Gregory Alan Isakov began his career as a musician much like many other singer songwriters by playing open mic nights. “I was always really shy about playing out. So it was a slow burn for me.” Born in Johannesburg, South Africa but settled in Boulder, Colorado, this former horticulturalist has been building his presence in the blossoming national folk scene for years, and the release of his latest album, Weatherman, has anchored him there. Now on his nation-wide tour to support the record, the BandWagon sat down with him before his main stage performance at ARISE.
Gregory Alan Isakov’s songs dance around the edge of modern folk music and he plays by an old set of rules. Not only was Weatherman the product of abandoning a previous album, but it was also produced on analogue recording equipment from a cabin in Nederland, Colorado. His sounds as rich as they are simple, rooted in the patchwork of the hills of that state. “I used to think that the more I wrote songs, the better I was going to get at it. But that’s not really my experience. It really hasn’t been evolutionary like that. The good ones are always the easy ones.”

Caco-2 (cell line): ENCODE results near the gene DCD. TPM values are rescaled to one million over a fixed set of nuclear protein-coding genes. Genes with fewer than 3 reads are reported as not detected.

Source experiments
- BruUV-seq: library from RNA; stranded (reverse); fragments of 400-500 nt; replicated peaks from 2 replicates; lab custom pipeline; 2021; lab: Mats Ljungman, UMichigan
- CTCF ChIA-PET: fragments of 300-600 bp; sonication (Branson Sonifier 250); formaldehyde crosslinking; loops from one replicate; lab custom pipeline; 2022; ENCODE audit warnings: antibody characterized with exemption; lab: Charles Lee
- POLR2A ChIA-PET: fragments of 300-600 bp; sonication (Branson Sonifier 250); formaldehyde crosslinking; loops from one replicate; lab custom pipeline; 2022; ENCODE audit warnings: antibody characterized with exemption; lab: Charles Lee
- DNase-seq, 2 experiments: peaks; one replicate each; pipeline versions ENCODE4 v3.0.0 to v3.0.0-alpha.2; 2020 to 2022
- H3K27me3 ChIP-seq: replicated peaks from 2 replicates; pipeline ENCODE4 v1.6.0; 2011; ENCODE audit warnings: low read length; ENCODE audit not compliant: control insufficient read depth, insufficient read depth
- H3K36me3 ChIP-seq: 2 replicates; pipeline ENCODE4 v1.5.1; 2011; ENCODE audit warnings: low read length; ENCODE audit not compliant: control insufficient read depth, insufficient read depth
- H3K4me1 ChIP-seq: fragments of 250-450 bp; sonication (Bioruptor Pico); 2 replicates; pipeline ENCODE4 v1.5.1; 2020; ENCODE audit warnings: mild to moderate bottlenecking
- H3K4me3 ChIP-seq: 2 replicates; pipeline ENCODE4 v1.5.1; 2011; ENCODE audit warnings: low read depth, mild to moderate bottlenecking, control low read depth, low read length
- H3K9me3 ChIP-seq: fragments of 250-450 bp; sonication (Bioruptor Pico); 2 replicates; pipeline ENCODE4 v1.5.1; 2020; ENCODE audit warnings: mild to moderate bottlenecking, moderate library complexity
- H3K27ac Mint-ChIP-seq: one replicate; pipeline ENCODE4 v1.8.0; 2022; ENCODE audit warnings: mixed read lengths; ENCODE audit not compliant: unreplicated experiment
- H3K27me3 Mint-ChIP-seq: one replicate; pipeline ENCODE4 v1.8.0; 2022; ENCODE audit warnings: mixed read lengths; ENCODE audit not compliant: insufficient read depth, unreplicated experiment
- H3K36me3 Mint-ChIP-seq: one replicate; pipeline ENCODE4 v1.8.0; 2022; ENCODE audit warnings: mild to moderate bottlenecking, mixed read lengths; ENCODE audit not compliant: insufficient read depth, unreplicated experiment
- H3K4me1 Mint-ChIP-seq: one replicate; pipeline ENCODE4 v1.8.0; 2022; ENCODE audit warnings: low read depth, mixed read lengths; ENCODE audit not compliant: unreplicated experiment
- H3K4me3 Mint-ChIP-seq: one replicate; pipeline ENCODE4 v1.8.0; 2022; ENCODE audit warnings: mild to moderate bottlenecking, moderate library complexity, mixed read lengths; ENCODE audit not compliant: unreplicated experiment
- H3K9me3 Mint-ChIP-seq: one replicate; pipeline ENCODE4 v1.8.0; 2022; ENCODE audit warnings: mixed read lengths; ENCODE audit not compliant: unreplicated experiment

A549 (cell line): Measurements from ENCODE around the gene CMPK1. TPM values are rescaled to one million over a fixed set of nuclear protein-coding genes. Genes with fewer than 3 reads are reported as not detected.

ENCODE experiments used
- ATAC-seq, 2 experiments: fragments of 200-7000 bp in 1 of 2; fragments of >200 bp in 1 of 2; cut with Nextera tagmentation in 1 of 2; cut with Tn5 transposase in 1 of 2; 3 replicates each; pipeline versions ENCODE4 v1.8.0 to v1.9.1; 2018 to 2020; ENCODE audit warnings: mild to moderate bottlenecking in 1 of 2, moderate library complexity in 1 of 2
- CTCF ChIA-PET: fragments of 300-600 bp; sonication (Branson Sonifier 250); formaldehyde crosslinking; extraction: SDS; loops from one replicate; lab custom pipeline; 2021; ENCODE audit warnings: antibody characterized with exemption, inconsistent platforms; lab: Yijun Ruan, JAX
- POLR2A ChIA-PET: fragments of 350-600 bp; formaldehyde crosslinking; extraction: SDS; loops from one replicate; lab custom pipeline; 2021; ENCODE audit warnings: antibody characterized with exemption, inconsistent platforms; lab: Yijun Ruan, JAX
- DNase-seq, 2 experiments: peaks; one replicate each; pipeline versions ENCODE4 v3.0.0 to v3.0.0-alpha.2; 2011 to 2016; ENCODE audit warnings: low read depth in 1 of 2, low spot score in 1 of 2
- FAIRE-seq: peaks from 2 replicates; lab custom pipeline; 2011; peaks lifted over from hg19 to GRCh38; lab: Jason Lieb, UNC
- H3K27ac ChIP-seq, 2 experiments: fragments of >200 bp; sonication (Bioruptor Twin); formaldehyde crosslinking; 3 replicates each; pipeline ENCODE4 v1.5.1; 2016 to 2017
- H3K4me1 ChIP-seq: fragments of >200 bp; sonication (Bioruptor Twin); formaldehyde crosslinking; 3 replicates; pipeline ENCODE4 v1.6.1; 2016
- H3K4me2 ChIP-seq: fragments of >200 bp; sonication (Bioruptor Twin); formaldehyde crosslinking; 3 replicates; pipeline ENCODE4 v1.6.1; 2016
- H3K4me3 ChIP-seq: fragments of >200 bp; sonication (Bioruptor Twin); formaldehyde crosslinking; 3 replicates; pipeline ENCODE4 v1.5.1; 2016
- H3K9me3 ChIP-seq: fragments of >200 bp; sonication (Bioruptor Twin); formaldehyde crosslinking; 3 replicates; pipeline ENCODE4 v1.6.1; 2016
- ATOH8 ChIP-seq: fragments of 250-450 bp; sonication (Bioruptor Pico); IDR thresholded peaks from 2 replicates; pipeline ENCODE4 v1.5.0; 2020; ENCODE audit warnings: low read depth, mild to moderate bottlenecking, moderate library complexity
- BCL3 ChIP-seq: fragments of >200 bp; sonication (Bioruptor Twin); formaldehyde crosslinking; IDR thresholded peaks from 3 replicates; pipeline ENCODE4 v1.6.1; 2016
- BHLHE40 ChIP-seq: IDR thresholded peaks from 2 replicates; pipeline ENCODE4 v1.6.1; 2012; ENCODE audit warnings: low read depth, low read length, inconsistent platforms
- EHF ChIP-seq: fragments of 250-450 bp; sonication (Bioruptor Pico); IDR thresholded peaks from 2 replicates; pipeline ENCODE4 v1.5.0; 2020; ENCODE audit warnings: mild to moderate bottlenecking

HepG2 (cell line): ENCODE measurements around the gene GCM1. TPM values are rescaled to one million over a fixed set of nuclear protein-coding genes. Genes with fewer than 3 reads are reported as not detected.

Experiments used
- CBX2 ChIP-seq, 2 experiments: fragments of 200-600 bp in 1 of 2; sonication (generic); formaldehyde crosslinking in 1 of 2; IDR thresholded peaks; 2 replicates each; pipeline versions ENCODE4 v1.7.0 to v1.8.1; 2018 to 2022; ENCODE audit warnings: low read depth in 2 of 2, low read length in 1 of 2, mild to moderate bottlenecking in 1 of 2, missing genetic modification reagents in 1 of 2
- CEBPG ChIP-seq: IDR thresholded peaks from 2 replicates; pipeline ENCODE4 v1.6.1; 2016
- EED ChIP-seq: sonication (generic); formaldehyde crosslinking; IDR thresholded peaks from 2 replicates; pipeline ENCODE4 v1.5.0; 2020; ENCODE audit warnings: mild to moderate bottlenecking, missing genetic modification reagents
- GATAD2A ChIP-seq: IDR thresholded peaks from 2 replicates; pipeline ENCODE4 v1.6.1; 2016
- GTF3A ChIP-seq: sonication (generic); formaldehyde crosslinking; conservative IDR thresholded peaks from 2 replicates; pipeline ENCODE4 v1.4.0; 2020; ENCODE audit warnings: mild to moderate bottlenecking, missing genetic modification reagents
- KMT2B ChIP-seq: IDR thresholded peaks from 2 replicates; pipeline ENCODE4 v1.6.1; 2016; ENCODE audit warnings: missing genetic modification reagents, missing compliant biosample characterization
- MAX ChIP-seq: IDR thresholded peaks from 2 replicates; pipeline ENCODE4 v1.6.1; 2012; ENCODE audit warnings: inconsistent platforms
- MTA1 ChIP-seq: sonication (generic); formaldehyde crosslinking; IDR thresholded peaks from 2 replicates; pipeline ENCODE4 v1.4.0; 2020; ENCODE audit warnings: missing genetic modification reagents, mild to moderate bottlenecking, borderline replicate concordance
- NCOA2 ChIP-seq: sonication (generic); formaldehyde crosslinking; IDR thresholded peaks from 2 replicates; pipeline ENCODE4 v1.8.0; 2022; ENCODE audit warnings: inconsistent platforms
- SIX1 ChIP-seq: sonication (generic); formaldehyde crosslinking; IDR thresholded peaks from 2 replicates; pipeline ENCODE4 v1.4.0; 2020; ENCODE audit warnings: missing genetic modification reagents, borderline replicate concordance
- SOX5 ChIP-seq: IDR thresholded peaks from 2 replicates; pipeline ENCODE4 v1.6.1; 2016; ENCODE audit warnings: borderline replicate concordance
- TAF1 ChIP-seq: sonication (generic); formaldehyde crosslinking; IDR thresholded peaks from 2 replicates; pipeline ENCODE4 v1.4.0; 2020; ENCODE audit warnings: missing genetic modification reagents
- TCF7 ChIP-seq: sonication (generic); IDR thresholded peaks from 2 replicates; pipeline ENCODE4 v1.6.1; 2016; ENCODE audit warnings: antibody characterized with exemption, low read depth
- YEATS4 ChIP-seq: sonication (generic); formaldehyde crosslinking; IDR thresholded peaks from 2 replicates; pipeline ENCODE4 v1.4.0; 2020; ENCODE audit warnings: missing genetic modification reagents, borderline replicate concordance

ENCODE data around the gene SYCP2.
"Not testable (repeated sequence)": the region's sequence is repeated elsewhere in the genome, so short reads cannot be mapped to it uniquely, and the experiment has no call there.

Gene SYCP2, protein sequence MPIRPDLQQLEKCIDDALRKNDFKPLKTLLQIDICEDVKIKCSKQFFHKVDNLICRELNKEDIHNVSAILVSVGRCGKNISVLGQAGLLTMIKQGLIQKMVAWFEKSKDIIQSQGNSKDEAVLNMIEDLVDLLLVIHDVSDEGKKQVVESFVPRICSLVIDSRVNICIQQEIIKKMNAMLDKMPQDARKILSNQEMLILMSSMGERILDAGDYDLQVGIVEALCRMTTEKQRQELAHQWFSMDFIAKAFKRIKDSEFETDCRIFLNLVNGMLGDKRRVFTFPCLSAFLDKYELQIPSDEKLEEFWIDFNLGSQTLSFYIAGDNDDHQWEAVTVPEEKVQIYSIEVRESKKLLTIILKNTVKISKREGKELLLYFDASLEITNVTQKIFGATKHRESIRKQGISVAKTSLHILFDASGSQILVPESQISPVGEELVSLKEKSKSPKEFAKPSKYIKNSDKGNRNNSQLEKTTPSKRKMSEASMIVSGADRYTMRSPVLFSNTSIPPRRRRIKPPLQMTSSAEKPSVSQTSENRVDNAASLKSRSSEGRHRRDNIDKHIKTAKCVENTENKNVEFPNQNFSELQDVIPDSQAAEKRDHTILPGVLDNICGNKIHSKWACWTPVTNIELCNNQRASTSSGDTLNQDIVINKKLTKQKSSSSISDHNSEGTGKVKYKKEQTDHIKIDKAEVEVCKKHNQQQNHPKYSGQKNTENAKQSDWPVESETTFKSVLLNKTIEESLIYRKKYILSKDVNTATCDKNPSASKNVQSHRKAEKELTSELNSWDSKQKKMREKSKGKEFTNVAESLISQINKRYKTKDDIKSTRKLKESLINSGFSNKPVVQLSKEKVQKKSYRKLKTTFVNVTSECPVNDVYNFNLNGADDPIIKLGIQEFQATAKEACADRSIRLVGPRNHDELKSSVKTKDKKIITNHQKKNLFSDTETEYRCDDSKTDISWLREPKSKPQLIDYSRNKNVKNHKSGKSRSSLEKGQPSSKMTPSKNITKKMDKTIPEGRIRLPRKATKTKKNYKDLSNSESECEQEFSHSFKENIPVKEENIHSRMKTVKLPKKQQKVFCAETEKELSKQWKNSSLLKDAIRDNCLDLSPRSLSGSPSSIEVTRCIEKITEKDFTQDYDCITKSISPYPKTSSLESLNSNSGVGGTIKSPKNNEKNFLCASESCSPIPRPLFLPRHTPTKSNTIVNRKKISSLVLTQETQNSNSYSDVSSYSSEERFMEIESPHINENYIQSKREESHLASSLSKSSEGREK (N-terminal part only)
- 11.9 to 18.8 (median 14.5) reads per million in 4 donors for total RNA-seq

Having just played a series of sold-out shows on the east coast, Isakov found the experience to be humbling and profound. “I remember walking out on stage and thinking, ‘Really? We get to do this?’ I’m amazed by it all the time.”
One event in particular that Isakov has found surreal is his November 8th show with the Colorado Symphony. Helping him to score the songs are members of Denver band Devotchka. “You know when your friends get married and they send out invitations? That’s kind of my level. I kind of want to get invitations. I want all my weird cousins from wherever they live to come in,” he says with a laugh.
Isakov’s transition into a full time music career from a horticulturalist was a gradual experience. After he started playing more shows, he would spend his winters touring and his summers working on a farm in Lyons, Colorado. “I miss the work, I still do some horticulture stuff, but it’s nice to not have to right now because we’re so busy with the band. But it has a nice balance to it for me.”
Photos by: Rachel Waltman and Kendra Hamman